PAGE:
Chengdu is the capital of Sichuan Province and the foodie capital of mainland China. It is even an officially recognised UNESCO City of Gastronomy. I was there for a few days in January 2013, and I don’t think I’ve eaten so well before or since. Of course, the weather was pretty awful, but that’s just the price of entry. To be honest, I didn’t really mind the weather that much – it reminded me of home, really; grey and dreich, with morning mists slowly giving way to afternoon fog (of the type known as Scotch mist), and light or heavy rain later in the evening. Perfect weather for pandas, as it happens – more of which further down.

I tried a couple of vegetarian restaurants in Chengdu, not because I’m vegetarian, but just because they were there and I was interested. I also sampled various snacks (some Tibetan and some local) in Jinli Street at Wuhou Ci (temple), a Buddhist restaurant, and a very popular hole-in-the-wall noodle place just around the corner from my hotel.
The highlights were Chen Mapo Doufu and what turned out to be the most expensive restaurant I ever visited in China – at least when I was paying – unfortunately, I can’t remember the name – but at lunchtime, when there were some slightly cheaper options suitable for one person. I was not the only customer, but the others were all at one large table and looked like they might be rather wealthy (that was probably a clue). I only managed a couple of dishes, but one of then was “Red chicken” (see Chinese Food, Recipes), which was as described – the red coming from spiced chilli oil. To my surprise, it was a cold dish, though one of the hottest things I’ve ever eaten (at least until I tried some other restaurants in Chengdu, and Chongqing Hotpot.) I was not then in the habit of taking pictures of the food in restaurants, which is a pity, but wherever I went in Chengdu, and whatever the price and ambience, the food was always outstanding.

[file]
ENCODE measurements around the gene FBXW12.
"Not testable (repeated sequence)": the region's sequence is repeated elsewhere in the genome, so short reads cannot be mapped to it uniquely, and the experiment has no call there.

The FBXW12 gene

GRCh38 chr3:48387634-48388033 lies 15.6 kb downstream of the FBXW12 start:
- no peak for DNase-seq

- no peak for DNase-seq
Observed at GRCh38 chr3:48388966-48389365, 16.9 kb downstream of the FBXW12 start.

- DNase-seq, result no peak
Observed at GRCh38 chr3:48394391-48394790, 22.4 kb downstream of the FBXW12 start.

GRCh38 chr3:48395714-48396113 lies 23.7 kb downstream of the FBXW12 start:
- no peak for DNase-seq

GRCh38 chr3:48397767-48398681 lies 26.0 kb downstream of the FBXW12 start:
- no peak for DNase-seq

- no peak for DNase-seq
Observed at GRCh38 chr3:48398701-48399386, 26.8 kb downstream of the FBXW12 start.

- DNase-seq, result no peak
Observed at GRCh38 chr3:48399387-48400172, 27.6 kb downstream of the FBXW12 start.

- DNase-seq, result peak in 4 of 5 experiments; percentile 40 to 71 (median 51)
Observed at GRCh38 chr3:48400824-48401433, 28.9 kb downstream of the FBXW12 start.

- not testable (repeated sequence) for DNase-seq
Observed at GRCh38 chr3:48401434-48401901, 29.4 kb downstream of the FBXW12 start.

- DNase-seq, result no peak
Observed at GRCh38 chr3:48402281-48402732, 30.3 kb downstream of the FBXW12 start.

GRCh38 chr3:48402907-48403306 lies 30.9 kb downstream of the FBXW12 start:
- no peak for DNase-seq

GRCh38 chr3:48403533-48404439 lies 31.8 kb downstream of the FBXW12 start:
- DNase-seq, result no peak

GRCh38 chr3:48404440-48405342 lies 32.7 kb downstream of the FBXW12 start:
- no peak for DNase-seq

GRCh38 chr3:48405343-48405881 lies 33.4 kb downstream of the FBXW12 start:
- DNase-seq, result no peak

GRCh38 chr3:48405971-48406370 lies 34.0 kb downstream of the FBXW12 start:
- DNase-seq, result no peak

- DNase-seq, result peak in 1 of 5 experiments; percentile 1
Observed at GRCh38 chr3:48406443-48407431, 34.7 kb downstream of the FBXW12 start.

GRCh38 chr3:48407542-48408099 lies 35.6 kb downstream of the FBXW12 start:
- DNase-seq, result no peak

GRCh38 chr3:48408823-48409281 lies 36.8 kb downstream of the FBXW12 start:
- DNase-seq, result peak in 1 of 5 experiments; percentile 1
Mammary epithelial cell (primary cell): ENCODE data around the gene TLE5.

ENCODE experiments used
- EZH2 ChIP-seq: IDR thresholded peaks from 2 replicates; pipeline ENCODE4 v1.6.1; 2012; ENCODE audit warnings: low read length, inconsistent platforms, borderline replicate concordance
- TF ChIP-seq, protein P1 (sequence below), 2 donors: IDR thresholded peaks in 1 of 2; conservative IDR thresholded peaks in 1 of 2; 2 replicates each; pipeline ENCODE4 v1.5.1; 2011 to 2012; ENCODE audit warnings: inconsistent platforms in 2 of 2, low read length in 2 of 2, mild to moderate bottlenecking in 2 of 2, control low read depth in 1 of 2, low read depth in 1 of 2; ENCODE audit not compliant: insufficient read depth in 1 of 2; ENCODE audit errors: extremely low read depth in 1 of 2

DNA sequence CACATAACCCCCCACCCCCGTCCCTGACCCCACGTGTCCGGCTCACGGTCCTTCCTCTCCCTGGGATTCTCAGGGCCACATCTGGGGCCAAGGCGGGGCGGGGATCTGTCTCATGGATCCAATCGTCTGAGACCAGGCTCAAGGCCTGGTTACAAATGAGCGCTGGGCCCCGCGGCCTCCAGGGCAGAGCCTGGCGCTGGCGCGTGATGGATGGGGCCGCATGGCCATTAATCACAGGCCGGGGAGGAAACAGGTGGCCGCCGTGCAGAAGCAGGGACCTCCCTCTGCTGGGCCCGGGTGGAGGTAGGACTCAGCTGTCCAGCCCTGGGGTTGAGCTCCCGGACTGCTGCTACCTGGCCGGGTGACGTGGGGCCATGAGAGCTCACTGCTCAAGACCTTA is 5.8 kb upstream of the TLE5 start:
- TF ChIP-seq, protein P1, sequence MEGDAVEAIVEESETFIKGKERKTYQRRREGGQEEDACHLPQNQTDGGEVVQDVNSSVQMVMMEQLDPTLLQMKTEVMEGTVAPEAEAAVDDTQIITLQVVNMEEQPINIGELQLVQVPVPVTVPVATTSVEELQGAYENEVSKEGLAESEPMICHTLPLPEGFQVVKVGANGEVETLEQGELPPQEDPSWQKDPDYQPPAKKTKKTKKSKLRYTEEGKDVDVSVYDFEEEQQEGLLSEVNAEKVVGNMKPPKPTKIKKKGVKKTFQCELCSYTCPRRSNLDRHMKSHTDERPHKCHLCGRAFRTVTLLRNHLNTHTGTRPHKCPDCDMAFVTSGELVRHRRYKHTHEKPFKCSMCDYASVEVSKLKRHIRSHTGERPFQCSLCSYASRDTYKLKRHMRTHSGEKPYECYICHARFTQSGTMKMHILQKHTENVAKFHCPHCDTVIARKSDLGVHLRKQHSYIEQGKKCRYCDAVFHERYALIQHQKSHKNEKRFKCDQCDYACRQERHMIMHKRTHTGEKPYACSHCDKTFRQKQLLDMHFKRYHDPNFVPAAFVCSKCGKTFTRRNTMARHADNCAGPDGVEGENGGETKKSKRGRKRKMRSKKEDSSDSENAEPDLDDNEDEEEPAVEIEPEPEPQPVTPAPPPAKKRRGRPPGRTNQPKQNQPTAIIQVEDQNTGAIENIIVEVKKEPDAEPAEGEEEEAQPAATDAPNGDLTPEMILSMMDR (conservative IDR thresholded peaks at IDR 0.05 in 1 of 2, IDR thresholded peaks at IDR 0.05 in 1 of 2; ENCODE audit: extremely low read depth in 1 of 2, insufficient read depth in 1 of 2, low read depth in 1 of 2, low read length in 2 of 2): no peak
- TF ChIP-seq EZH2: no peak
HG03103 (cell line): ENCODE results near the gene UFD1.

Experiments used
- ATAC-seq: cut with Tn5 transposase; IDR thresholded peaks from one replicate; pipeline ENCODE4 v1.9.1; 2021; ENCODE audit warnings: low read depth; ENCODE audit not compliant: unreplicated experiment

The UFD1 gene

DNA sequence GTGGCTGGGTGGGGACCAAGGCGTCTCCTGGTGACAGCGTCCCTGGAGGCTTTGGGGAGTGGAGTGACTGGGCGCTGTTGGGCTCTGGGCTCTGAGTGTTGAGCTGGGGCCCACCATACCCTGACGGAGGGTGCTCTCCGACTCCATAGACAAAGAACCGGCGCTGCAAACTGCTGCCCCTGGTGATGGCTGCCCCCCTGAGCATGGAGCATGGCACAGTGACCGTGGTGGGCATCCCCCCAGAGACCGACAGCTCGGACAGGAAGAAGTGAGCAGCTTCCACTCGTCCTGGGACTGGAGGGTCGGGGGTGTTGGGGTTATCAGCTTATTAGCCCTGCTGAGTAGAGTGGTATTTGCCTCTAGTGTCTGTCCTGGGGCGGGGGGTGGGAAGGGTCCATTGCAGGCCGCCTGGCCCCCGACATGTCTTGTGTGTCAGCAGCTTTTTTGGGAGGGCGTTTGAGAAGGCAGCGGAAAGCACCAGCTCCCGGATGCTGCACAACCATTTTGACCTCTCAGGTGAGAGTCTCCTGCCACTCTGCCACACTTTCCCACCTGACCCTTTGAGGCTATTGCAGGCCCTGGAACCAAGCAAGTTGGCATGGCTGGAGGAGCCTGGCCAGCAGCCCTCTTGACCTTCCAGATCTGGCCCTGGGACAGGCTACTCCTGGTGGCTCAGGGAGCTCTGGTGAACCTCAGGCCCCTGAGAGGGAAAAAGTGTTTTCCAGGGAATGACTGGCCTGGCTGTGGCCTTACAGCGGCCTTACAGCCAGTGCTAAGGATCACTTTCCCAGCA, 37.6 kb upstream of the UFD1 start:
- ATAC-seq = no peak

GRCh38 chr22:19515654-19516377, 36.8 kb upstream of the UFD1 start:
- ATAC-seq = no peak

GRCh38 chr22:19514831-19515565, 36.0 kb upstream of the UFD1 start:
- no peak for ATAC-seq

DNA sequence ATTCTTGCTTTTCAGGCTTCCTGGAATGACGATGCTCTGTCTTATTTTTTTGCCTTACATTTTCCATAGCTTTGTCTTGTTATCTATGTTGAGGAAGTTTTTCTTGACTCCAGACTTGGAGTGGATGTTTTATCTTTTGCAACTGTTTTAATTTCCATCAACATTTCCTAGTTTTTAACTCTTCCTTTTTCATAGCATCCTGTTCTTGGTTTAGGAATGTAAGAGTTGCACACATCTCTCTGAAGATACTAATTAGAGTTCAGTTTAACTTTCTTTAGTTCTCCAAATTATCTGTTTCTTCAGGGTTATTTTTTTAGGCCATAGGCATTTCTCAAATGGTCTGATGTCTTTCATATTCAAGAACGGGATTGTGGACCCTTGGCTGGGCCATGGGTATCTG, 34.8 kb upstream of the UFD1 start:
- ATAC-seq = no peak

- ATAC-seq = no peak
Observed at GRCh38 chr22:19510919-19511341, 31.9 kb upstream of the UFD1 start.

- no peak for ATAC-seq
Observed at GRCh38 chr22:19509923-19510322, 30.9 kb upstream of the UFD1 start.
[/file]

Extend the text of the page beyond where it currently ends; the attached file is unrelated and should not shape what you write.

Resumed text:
I stayed in a small hotel on the very busy Jinhe Road, which was across from the People’s Park, so it was a bit noisy – not just because of the traffic, but also because there were frequent – and often simultaneous! – musical performances in the park. Still, it was very convenient.

As usual, click on any of the thumbnails to open the photo gallery.

As usual, click on any of the thumbnails to open the photo gallery.

In the People’s Park, multiple musical performances often take place at the same time! At night there is the usual communal dancing. There are also a couple of significant monuments – one revolutionary, the other to the war against Japan.

The main shopping area is in Chunxi Road, which is very modern and pedestrianized (a bit boring, actually. It could be anywhere in China).

Slightly more interesting is Qintai Road, which is mostly jeweller’s shops.

As usual, click on any of the thumbnails to open the photo gallery.

Above, I mentioned Chen Mapo Doufu, which claims to be the place where this most famous of tofu dishes was invented (recipe). It certainly had one of the hottest and most peppery versions I ever came across, and the hottest version of anything I ever came across in a restaurant (soybeans with a LOT of chopped chillies, see photo – both the red and green are chopped bird’s-eye chillies).